Again a further request was made by Mr Anas to move the date and on 1 November 2013 (the document is at page 132 of the bundle) His Honour Judge Mitchell QC made an order in which he stated that the reconsideration would remain listed as before for one hour on 17 December 2013 before District Judge Avent. In that order he stated that the application to vary directions would be dismissed because no directions were given and no order made, and the application was totally without merit. Shortly after that, on 19 November 2013, His Honour Judge Mitchell QC made an extended civil restraint order in respect of Mr Anas. That document is at pages 133 to 135 of the bundle. At the hearing there was a little confusion as to when the order was made but it seems clear that that was the date it was made.

8

The hearing then took place on 17 December before District Judge Avent and he was not prepared to look behind his decision of 19 June 2013. The decision of District Judge Avent is set out in the order of that date at page 138 of the bundle. I was told by Mr Swirsky that his instructions were that at that hearing District Judge Avent granted the claimant leave within the extended civil restraint order to seek permission to appeal or have reconsidered his decision not to reopen the claim which he had struck out on 19 June. I simply note that it is not referred to in the order at page 138.

9

On 3 January 2014, Mr Anas then submitted an application for permission to appeal against District Judge Avent's decision of 17 November 2013. That application does not appear to have been dealt with by the court until it came before His Honour Judge Mitchell QC on 16 October 2014. His order is at page 178 to 179 of the bundle. Having noted that the claimant was subject to an extended civil restraint order and was not entitled to pursue his appeal as of right but he must have made a formal application to the court and pay a fee, which he had not done, he refused the application for permission to appeal.

10

Mr Anas then made an application to the High Court, dealt with by Master Yoxall, asking for leave for permission to appeal the decision. I should add that by this time Eder J on 4 February 2014 had made a further extended civil restraint order against the claimant. On 29 January 2015, Master Yoxall granted the claimant leave to bring the application for permission to appeal, including permission to appeal out of time, the order of District Judge Avent dated 19 June 2013 limited to his claim in contract in respect of his son Amir. I note that in effect this was permission for leave to challenge the decision of 17 December not to reopen made by District Judge Avent but the effect was that the claimant had leave within the terms of the extended civil restraint order to bring an application to appeal in the contractual claim that was being determined in the County Court.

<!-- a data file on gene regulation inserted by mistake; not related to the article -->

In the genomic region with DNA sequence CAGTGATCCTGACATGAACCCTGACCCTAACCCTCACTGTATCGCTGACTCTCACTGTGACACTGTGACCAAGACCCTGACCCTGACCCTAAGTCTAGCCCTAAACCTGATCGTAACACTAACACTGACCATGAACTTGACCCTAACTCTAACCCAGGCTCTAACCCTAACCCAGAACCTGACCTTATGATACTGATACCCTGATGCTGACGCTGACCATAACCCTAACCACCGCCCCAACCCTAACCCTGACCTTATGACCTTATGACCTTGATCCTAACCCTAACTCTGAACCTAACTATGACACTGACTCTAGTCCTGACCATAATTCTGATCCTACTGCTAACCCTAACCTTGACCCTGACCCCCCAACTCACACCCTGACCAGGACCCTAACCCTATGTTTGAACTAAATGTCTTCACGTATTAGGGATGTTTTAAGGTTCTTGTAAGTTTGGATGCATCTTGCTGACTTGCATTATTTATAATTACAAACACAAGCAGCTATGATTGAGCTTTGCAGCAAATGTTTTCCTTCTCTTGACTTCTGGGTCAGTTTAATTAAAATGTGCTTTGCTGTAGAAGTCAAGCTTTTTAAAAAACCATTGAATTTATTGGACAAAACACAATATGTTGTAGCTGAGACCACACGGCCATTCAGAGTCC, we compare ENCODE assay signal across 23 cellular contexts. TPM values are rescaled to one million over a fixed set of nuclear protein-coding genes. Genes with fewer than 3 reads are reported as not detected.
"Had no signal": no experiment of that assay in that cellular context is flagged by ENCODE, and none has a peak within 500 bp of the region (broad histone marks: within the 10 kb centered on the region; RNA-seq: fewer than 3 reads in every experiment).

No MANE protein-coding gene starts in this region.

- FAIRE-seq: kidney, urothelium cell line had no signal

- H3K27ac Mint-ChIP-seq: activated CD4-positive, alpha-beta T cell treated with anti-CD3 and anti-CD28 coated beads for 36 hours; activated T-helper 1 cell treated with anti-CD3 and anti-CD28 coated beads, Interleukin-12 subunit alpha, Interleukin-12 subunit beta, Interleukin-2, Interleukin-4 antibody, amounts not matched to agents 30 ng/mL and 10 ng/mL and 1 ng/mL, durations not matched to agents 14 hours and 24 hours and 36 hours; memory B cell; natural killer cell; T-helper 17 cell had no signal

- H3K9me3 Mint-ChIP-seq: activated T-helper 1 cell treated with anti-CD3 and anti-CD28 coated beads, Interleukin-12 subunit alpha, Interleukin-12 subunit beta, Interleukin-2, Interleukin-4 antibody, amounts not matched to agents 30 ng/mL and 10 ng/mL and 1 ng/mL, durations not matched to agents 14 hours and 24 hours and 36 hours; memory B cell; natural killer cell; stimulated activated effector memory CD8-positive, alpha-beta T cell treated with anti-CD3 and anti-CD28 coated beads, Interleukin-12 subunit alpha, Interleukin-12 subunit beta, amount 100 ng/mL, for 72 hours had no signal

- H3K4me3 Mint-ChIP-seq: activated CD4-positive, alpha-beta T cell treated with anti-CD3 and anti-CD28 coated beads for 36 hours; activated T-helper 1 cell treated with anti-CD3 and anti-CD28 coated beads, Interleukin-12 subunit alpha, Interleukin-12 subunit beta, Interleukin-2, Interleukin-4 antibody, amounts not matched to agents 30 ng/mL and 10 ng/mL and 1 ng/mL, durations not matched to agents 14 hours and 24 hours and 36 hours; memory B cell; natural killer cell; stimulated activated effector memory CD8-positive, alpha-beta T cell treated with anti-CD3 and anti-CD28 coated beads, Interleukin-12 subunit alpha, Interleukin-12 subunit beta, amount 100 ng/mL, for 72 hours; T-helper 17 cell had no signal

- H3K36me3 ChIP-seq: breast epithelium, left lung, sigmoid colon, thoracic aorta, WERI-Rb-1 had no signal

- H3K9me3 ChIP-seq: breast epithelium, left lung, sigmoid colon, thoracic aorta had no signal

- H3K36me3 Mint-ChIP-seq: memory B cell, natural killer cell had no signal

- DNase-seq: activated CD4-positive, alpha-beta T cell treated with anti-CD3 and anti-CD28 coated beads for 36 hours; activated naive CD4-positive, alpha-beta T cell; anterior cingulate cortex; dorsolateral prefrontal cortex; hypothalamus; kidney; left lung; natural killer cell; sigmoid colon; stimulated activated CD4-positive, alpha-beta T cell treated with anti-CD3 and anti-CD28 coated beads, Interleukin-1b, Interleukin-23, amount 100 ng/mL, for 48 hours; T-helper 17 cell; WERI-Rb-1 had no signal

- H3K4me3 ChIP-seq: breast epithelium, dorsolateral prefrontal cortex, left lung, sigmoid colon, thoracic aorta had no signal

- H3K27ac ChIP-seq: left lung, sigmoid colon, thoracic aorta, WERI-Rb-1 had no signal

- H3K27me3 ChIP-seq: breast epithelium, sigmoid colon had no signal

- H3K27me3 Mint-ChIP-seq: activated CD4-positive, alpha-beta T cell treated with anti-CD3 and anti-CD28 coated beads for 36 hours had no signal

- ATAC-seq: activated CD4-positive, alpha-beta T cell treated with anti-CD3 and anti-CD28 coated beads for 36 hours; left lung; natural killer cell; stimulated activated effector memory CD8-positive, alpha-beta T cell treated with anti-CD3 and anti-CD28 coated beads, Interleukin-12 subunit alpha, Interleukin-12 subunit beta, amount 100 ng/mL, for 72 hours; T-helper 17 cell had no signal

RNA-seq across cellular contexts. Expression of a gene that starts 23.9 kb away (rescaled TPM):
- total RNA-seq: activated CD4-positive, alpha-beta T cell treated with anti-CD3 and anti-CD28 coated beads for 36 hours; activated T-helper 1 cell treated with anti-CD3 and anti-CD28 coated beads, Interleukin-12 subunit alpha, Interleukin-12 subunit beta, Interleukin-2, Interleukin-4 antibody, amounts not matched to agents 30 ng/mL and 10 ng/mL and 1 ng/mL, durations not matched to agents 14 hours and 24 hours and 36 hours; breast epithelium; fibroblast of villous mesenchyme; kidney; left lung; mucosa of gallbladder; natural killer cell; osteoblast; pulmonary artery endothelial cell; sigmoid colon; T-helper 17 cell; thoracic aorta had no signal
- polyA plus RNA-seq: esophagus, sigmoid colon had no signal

11

That application came before His Honour Judge Mitchell QC on 17 March 2015 and it is his decision of that date which is the subject of these proceedings. His order is set out at page 197 and it is necessary for me to set it out in full. After the usual preamble it is stated that it is "ordered that" and then in two numbered paragraphs the order is as follows:

"1. The claimant claims to have been given permission to make an application for permission to appeal out of time and permission to appeal but the court has not seen a copy of the order and given the matters contained in the preamble of the extended civil restraint order made by Eder J dated 5 February 2014 the court is entitled to be sceptical. For the avoidance of doubt the court will treat the permission as having been given and for the avoidance of doubt (the court believing these applications have already been dismissed) dismisses the application for permission to appeal out of time and the application for permission to appeal. Each of the applications is totally without merit.

2. The court also notes the desire of the claimant to have the matter listed before another circuit judge and that will not happen. The Designated Civil Judge has power to make a civil restraint order and has done so. The purpose of such an order is to place restraints on the claimant's ability to litigate as a result of his abuse of the court's process. The claimant, as a result of his attempts to continue this litigation, which has been brought to an end by a series of orders, is simply seeking to continue the process in breach of the extended civil restraint order. The claimant should take notice that any further breach of the order of 19 November 2013 is a contempt of court and may result in his committal to prison."

12

I observe at this point, because it is relied upon as part of the substantive grounds by Mr Swirsky, that this order does not on its face point out that the claimant has, perhaps subject to leave because of the extended civil restraint order, the right to request an oral hearing within 7 days as set out in CPR 52.3(4).

13

I now turn to a few matters relating to these proceedings. Dissatisfied with His Honour Judge Mitchell QC's decision, the claimant has previously sought leave within the extended civil restraint order to bring proceedings like the present. First, he applied on 28 April 2013 but leave was refused by...